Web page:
Tap vs. Filtered Water: Everything You Need to Know
- Switching to filtered water is one of the simplest and most effective ways to upgrade your performance.
- Tap water contains fluoride that alters your thyroid hormones, even at the concentrations found in drinking water. It also contains chlorine at high enough levels to be carcinogenic.
- About 30% of U.S. drinking water also runs through lead plumbing, which leaches lead into drinking water.
- You have several excellent options for filtering your water, starting from under $50.
The best ways to improve your life often come from humble beginnings. Modest changes in your day-to-day routine can have profound effects on your performance over time.
Water is a great example. You’ll drink water every day for the rest of your life, so it’s worthwhile to make sure it’s free of pollutants. Switching to filtered water is one of the simplest and most effective ways you can upgrade your performance. In a recent Bulletproof Radio podcast episode (iTunes), pediatrician Michelle Perro ranked filtered water as her number one biohack for a better life.
“If you’re a normal human who just wants to feel better, there are a couple things out there,” Perro says. “Eat organic the best you can, and add a water filter the best you can.” Those two simple changes can have a surprising impact on how you feel.
The best option is to drink mineral water bottled in glass because it’s rich in beneficial sulfates. But mineral water can be pricey, and that’s where filtered water comes in.
Filtering your water doesn’t have to be expensive; even a basic activated charcoal filter can make a major difference in the quality of the water you drink every day. Here’s why you should filter your water, plus a list of the best types of water filters on the market, at every price point.
What’s in tap water, anyway?
Tap water has improved a lot in recent years. The U.S. government has updated its guidelines for tap water pollutants, and to its credit, risk of bacteria and infections from tap water is quite low.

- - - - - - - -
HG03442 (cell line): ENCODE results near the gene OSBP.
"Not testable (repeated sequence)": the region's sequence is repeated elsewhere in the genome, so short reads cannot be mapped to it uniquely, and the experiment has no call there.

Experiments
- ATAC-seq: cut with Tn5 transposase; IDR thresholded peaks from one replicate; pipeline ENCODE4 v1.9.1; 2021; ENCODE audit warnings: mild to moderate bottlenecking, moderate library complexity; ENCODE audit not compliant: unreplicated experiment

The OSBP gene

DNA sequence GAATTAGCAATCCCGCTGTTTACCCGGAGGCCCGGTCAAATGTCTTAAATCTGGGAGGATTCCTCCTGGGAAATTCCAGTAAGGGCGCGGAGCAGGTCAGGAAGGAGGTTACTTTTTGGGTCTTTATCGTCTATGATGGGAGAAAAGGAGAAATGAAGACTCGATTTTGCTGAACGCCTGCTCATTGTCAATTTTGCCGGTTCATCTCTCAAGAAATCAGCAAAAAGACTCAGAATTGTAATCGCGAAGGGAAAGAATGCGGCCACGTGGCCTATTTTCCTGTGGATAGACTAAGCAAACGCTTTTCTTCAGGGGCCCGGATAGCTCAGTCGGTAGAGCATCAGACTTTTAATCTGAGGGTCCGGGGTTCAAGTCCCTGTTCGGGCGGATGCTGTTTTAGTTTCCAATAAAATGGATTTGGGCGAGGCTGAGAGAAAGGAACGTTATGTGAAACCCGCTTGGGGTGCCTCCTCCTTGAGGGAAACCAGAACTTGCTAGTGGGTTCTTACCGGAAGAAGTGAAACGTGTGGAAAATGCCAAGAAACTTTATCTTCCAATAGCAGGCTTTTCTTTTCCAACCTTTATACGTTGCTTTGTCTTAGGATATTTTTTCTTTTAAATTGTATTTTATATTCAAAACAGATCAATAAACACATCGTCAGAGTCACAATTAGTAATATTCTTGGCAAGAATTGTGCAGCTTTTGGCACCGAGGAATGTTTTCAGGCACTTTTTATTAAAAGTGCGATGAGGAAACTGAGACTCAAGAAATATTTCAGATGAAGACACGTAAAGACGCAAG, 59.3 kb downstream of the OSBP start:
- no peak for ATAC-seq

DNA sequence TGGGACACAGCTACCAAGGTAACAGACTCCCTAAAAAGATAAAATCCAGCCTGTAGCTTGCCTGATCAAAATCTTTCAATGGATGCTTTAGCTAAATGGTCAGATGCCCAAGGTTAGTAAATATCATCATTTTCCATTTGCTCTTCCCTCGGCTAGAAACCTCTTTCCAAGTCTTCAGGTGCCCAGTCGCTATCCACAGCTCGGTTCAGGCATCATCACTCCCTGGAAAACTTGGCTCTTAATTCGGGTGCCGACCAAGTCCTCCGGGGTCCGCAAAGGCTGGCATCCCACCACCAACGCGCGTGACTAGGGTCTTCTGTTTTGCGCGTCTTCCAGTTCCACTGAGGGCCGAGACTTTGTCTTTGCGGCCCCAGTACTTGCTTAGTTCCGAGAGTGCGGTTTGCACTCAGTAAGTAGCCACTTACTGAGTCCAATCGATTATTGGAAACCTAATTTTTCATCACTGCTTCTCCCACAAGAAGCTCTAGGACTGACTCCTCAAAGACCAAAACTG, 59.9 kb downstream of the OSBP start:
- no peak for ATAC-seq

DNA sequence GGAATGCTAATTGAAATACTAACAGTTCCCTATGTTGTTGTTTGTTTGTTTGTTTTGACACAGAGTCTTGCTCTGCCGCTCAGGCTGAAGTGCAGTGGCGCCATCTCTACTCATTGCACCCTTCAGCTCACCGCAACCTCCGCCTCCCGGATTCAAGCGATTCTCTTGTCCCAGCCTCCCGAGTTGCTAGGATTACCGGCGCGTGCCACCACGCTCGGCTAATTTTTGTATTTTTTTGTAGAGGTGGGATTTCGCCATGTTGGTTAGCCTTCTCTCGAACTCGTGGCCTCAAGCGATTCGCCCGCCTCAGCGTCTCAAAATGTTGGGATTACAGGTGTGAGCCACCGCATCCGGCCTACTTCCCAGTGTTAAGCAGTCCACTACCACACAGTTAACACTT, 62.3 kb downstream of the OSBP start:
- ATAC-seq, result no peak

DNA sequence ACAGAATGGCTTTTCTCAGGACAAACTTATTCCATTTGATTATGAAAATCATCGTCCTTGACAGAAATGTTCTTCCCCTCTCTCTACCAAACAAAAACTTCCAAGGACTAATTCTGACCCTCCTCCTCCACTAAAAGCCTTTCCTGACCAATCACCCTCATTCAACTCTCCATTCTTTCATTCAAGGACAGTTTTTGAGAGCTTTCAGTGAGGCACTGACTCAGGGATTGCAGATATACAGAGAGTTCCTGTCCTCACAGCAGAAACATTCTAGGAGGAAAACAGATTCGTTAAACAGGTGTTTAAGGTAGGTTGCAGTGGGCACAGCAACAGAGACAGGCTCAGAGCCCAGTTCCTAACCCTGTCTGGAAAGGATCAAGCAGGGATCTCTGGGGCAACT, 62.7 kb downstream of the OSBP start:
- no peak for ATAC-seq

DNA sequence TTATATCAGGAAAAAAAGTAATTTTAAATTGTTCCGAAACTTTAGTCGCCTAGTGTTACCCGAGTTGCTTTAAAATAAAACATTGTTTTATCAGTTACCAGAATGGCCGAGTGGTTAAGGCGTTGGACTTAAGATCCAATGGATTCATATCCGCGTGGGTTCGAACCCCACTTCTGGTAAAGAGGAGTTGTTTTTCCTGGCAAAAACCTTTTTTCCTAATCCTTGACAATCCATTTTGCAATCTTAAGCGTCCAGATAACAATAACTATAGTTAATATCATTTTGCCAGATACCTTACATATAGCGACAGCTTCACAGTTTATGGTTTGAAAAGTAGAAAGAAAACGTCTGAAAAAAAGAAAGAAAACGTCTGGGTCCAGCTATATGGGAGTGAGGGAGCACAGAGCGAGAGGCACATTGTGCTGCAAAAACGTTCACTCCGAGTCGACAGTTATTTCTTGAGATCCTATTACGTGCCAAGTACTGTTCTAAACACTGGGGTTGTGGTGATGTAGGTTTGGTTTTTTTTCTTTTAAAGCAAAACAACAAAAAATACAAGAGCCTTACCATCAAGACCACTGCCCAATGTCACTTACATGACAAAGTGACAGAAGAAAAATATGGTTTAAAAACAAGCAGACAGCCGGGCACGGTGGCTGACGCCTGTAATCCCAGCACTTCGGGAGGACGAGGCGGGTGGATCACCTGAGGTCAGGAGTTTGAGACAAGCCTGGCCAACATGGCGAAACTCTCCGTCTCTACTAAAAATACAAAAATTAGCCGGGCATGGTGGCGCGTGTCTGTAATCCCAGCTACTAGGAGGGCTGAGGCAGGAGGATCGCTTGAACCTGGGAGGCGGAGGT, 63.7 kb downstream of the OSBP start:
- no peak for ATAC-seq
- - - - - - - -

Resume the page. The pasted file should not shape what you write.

Still, the chemicals that sanitize tap water have issues, and as outdated plumbing corrodes, it’s getting harder and harder for the Environmental Protection Agency (EPA) to meet their own standards. In 2015, 7 percent of U.S. citizens relied on public tap water that violated EPA safety limits, and even tap water within EPA guidelines has a few troubling compounds in it.
Here’s what you need to know about what’s in your tap water:
The common argument against fluoride is that it’s a neurotoxin, which means it damages brain function. Technically, that’s true. Fluoride is a neurotoxin at high doses, and high fluoride content in water correlates with an up to seven-point decrease in IQ.
However, the EPA recently cut the maximum amount of fluoride allowed in U.S. drinking water from 1.2 mg/L to 0.7 mg/L, largely because of studies like those above. As with many toxins, the devil is in the dose, and the EPA’s current fluoride limits appear to be within a safer range for neurotoxicity.
The bigger concern with fluoride is its effect on your thyroid. Fluoride significantly disrupts thyroid hormone production, even at less than half the maximum concentration allowed in drinking water.
Another major concern with tap water is lead contamination.
Roughly 30% of plumbing infrastructure in the U.S. contains lead piping, lead service lines, or lead plumbing components, many of which are over 50 years old. According to a nationwide study from the Center for Disease Control (CDC), “lead leaches into tap water through the corrosion of plumbing” as out-of-date lead pipes and components start to break down.